How to Focus – VLOG

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by Melody Fletcher on July 26, 2011

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Today’s video is in response to a request from Kelly on Facebook, who wanted to know if I could create a video or blog post about “How to Focus”. In this Law of Attraction work, we talk a lot about focus – focusing on what we want, focusing on certain thoughts or different frequencies. It all comes down to our ability to focus. But in this world today, with the technology we have, with the internet, Twitter, Facebook and the remote control, we’ve pretty much progressed to the point where we have the attention spans of gerbils. Our main motto might as well be: “Too Long, Didn’t Read.”

Transcript of Video:

Now, the reason that I said that our attention span had progressed instead of regressed, is because I don’t think this is all bad. I think that we’re in the process of changing the way that we sort out and select the information that we’re willing to spend our time on. When we flip the channel or shout “Next…next…next…”, we’re actually becoming a lot more selective in what we’re willing to pay attention to. If something isn’t truly entertaining or educational to us, we’re no longer as willing to tolerate it.

The downside of this situation is that once we do find something that we actually want to pay attention to, we may have some trouble concentrating. And that’s because Focusing is like a muscle. The more you use it, the stronger it gets. The less you use it, the weaker it gets. So, if you’ve been suffering from weak, wimpy focusing muscles, I’m going to give you some tips and tricks today that will help you to strengthen those muscles.

Note: I’m not going to talk about things such as “Make sure that you don’t get distracted.” You already know that. I’m hopefully going to hit some bases that you haven’t heard of before, at least not in this context.

Strengthen Your Focusing Muscles

Every solution I’m going to give you, is something that you can implement immediately, in the moment, while you’re having trouble focusing – except the first one. This one is more about preparation. Just as going to the gym regularly can make you stronger and make it easier for you to get up the stairs when the elevator breaks, so can regular meditation help you to strengthen those focusing muscles for when you need them.

One of my very favorite beginner’s meditation techniques, is to simply sit, close your eyes, breathe and count your breaths. And when your mind wanders (as it will), just gently bring it back to your counting. Over the course of a few days, if you meditate 15-20 minutes a day, you’ll see a major improvement in your ability to concentrate. On the first day, you mind may wander by the count of 5. But after a week, you may be able to get up to 20, then 50 and eventually even 100. Your ability to focus will continue to increase and you’ll be able to concentrate for longer periods of time.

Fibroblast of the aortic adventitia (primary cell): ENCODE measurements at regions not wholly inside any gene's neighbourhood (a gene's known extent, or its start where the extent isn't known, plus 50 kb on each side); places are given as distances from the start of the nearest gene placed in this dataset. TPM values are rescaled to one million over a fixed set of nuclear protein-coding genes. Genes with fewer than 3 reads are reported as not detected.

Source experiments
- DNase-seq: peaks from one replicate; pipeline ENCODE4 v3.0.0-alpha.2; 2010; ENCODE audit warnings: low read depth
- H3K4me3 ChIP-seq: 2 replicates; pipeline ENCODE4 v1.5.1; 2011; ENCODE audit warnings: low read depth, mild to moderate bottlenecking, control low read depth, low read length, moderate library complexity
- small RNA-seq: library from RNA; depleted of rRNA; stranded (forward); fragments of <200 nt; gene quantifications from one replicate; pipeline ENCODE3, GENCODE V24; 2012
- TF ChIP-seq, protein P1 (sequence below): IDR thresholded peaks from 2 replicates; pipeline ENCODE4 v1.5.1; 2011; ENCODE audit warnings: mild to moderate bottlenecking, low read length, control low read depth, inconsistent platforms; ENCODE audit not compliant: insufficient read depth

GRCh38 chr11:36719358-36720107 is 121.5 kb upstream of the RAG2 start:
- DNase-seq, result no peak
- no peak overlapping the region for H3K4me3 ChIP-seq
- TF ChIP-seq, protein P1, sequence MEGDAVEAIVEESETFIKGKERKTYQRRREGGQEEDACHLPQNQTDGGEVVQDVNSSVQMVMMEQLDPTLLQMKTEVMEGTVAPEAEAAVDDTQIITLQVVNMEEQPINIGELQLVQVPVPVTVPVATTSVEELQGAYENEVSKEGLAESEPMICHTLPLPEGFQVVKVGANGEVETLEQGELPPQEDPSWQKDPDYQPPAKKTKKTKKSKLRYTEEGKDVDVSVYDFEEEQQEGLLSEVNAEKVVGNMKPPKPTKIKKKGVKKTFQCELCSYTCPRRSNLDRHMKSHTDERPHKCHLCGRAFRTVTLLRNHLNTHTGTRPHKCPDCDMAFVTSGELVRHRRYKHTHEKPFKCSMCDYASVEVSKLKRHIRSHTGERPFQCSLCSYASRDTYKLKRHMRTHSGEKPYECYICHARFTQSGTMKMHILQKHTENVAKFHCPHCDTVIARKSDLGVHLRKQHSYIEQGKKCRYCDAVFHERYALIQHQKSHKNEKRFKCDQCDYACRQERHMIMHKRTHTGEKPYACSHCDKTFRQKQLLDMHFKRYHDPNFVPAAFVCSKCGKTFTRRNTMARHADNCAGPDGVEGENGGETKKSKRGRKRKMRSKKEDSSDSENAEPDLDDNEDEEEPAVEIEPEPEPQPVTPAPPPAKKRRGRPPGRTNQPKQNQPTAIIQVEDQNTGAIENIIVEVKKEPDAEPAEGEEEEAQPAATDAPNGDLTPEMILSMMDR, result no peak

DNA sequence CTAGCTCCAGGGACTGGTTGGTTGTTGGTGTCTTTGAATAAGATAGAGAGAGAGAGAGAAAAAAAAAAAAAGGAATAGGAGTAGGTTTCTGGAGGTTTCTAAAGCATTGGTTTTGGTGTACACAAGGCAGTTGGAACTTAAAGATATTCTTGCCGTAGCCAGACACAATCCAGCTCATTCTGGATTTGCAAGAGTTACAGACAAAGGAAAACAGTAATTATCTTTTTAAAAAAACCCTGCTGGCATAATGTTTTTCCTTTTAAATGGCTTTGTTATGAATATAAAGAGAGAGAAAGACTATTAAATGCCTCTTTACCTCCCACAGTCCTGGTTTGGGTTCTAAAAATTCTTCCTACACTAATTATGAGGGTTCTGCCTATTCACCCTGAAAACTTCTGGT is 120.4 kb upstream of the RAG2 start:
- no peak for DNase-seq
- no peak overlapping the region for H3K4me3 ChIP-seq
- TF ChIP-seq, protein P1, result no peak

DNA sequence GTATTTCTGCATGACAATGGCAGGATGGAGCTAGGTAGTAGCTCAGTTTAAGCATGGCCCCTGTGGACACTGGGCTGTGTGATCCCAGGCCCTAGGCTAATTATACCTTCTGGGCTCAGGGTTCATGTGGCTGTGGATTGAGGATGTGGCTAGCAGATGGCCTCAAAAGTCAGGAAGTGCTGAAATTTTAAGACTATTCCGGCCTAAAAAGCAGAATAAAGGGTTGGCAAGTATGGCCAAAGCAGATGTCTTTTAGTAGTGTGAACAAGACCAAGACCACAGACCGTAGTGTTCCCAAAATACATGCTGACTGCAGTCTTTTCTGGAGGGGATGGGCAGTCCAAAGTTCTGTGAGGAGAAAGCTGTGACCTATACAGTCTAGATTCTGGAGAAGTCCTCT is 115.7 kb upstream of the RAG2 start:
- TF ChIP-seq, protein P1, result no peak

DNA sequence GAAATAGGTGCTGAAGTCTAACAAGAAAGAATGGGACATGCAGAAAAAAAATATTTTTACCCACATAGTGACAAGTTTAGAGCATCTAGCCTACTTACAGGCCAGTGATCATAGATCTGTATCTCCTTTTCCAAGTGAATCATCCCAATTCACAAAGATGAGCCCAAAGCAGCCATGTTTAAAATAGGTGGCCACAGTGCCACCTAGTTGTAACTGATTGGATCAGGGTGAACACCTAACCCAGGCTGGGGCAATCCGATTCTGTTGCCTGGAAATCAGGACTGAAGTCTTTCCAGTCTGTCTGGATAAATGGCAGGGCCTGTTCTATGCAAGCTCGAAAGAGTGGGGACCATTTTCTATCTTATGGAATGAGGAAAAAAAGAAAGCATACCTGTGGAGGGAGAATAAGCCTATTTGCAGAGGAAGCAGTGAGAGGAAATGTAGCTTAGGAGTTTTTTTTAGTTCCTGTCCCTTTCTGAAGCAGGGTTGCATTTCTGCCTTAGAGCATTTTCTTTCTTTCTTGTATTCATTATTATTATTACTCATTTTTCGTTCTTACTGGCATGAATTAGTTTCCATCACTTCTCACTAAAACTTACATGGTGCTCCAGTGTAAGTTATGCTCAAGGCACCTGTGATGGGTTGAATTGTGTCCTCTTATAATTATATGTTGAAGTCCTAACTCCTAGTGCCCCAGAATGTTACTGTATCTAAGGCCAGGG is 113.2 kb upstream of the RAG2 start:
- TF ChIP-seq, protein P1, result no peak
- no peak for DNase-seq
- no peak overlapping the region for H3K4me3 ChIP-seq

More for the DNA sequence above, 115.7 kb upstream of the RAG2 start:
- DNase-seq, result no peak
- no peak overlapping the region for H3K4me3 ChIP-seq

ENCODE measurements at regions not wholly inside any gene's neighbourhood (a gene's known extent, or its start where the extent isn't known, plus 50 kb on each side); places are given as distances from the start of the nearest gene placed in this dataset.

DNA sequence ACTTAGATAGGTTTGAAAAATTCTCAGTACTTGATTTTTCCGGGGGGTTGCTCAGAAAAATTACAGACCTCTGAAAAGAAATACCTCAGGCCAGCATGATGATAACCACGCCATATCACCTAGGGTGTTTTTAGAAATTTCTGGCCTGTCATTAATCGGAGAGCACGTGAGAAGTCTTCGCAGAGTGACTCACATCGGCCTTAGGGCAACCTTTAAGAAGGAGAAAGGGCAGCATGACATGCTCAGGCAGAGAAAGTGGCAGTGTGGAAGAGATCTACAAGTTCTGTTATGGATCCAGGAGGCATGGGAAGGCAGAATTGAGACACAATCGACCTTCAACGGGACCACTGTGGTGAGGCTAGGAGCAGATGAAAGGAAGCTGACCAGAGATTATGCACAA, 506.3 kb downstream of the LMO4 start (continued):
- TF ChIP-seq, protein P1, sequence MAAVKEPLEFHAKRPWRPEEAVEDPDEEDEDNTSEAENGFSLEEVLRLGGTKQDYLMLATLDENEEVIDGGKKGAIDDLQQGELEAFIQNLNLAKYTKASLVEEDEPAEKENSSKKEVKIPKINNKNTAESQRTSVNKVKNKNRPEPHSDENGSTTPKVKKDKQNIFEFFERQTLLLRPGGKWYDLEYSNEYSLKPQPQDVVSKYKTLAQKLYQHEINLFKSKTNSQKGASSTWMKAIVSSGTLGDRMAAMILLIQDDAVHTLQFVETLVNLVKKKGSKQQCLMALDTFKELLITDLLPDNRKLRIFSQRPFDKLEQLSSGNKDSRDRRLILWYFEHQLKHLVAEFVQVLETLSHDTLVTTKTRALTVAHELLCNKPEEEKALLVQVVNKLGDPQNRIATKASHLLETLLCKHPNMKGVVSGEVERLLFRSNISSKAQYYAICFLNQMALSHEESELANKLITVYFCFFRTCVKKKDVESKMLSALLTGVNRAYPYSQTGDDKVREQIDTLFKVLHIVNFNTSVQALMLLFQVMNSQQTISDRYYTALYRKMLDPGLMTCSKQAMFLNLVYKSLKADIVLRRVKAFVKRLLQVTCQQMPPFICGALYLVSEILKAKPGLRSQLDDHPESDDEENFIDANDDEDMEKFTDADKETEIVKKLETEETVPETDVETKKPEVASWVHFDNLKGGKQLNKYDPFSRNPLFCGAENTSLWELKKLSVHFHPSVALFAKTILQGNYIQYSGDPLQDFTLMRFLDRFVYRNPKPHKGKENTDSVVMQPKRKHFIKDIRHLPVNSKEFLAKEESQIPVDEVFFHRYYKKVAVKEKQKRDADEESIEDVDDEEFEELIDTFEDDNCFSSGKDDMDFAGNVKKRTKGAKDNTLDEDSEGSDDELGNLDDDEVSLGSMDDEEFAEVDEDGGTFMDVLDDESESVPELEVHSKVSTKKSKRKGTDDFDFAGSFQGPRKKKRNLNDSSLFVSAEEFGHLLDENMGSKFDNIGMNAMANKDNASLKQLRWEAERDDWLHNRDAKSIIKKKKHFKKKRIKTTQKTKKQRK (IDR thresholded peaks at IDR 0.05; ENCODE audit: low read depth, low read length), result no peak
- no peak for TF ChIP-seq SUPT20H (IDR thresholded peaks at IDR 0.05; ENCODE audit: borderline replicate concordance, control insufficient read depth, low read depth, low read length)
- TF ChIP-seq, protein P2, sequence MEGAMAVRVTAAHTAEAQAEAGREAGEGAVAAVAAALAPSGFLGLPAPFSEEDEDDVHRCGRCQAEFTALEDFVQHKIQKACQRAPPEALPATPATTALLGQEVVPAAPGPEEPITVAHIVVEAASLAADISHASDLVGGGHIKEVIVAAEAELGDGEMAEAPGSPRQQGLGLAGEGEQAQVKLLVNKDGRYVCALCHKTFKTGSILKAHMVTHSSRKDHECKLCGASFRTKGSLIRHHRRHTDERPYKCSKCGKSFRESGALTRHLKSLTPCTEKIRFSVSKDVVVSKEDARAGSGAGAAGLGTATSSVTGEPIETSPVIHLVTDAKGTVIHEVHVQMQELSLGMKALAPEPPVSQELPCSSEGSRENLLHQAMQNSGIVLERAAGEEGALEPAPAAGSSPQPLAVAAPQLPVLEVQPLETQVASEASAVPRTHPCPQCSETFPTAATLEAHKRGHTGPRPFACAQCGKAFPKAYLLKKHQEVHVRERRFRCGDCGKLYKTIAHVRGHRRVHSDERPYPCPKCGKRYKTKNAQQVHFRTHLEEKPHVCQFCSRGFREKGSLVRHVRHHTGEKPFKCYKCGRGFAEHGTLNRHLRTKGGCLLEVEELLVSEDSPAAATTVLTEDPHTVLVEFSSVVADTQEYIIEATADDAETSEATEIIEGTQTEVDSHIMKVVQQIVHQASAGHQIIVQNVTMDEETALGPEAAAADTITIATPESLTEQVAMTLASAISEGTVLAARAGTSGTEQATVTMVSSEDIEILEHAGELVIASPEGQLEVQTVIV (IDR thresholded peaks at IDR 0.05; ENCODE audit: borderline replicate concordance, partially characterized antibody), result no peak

Don’t Try to Focus on Things You Don’t Care About

Make sure that whatever you’re focusing on, is something you actually care about. We have a paradigm in our educational system, where we force children to focus on things that they have absolutely no interest in and we do nothing to tie those things to anything they truly care about. And then we wonder why they have trouble retaining the information. If you’re an adult, you can make your own decisions. This means that if you’re focusing on something that you don’t really care about, but which you think you should care about, stand up for yourself, grow a pair and say “NEXT!” When you really care about what focusing on, it makes it so much easier to stay with it and concentrate.

Keep That End Goal In Mind

In the moment, while you’re trying to focus, remind yourself of whatever it is that you care about. Why are you reading this blog post, watching this video, researching this book, etc.? What is it that you’re hoping to achieve? What’s the end goal for you? That’s the thing you really care about. And if you keep that in mind, it’ll be a lot easier for you to keep from getting distracted and to stay on course.

Take Notes

Another helpful technique I like to use is to take notes while I’m concentrating. So, while you’re watching a video, listening to an audio or reading a book, take a piece of paper and every time something resonates with you, just quickly jot it down. You don’t necessarily have to keep the notes, this is more about the process. When you do this, a couple of things happen.

1.)    The act of taking notes automatically helps you to remember the points that were important and helpful to you later.

2.)    Writing also helps you to engage your brain in a very different way. Watching something engages your brain in one way. Listening engages your brain in a different way. And writing engages your brain in yet another way. The more ways in which you can engage your brain differently, the less likely it is and the more difficult it becomes for you to get distracted – either by outside stimuli or by your own mind.

Are Ideas Taking Your Brain Hostage?